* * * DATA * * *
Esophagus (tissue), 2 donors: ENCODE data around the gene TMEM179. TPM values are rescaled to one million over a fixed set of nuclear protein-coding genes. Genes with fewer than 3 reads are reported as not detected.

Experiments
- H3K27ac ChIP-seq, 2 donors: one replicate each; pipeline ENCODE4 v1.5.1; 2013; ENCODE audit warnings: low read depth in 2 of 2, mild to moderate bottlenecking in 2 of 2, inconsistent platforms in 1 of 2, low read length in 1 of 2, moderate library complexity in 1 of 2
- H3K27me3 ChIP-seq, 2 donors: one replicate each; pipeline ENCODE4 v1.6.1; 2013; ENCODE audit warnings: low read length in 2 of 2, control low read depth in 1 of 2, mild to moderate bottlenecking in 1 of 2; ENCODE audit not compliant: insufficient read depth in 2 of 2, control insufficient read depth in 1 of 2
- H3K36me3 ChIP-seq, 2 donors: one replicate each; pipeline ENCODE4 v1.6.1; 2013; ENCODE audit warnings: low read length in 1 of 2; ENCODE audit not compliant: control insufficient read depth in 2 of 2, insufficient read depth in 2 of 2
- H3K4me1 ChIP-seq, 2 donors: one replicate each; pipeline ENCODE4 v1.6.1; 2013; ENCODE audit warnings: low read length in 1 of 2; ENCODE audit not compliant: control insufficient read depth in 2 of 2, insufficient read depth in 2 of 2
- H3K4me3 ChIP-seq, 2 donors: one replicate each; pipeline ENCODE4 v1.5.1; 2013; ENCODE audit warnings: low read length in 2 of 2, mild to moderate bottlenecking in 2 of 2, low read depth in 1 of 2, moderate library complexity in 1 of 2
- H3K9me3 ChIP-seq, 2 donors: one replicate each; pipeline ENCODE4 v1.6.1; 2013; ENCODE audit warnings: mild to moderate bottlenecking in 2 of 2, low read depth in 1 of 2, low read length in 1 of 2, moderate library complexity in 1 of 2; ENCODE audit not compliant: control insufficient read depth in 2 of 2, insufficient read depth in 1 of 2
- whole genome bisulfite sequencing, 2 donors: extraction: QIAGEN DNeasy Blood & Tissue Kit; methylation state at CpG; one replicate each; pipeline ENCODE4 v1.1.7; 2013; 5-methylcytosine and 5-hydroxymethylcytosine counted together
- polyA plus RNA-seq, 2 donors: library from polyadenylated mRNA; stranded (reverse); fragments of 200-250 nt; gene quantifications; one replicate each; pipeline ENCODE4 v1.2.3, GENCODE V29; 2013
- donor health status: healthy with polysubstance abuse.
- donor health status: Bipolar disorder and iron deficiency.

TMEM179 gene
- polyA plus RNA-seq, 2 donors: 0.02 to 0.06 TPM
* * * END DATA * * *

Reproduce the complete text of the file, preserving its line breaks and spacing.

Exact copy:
Esophagus (tissue), 2 donors: ENCODE data around the gene TMEM179. TPM values are rescaled to one million over a fixed set of nuclear protein-coding genes. Genes with fewer than 3 reads are reported as not detected.

Experiments
- H3K27ac ChIP-seq, 2 donors: one replicate each; pipeline ENCODE4 v1.5.1; 2013; ENCODE audit warnings: low read depth in 2 of 2, mild to moderate bottlenecking in 2 of 2, inconsistent platforms in 1 of 2, low read length in 1 of 2, moderate library complexity in 1 of 2
- H3K27me3 ChIP-seq, 2 donors: one replicate each; pipeline ENCODE4 v1.6.1; 2013; ENCODE audit warnings: low read length in 2 of 2, control low read depth in 1 of 2, mild to moderate bottlenecking in 1 of 2; ENCODE audit not compliant: insufficient read depth in 2 of 2, control insufficient read depth in 1 of 2
- H3K36me3 ChIP-seq, 2 donors: one replicate each; pipeline ENCODE4 v1.6.1; 2013; ENCODE audit warnings: low read length in 1 of 2; ENCODE audit not compliant: control insufficient read depth in 2 of 2, insufficient read depth in 2 of 2
- H3K4me1 ChIP-seq, 2 donors: one replicate each; pipeline ENCODE4 v1.6.1; 2013; ENCODE audit warnings: low read length in 1 of 2; ENCODE audit not compliant: control insufficient read depth in 2 of 2, insufficient read depth in 2 of 2
- H3K4me3 ChIP-seq, 2 donors: one replicate each; pipeline ENCODE4 v1.5.1; 2013; ENCODE audit warnings: low read length in 2 of 2, mild to moderate bottlenecking in 2 of 2, low read depth in 1 of 2, moderate library complexity in 1 of 2
- H3K9me3 ChIP-seq, 2 donors: one replicate each; pipeline ENCODE4 v1.6.1; 2013; ENCODE audit warnings: mild to moderate bottlenecking in 2 of 2, low read depth in 1 of 2, low read length in 1 of 2, moderate library complexity in 1 of 2; ENCODE audit not compliant: control insufficient read depth in 2 of 2, insufficient read depth in 1 of 2
- whole genome bisulfite sequencing, 2 donors: extraction: QIAGEN DNeasy Blood & Tissue Kit; methylation state at CpG; one replicate each; pipeline ENCODE4 v1.1.7; 2013; 5-methylcytosine and 5-hydroxymethylcytosine counted together
- polyA plus RNA-seq, 2 donors: library from polyadenylated mRNA; stranded (reverse); fragments of 200-250 nt; gene quantifications; one replicate each; pipeline ENCODE4 v1.2.3, GENCODE V29; 2013
- donor health status: healthy with polysubstance abuse.
- donor health status: Bipolar disorder and iron deficiency.

TMEM179 gene
- polyA plus RNA-seq, 2 donors: 0.02 to 0.06 TPM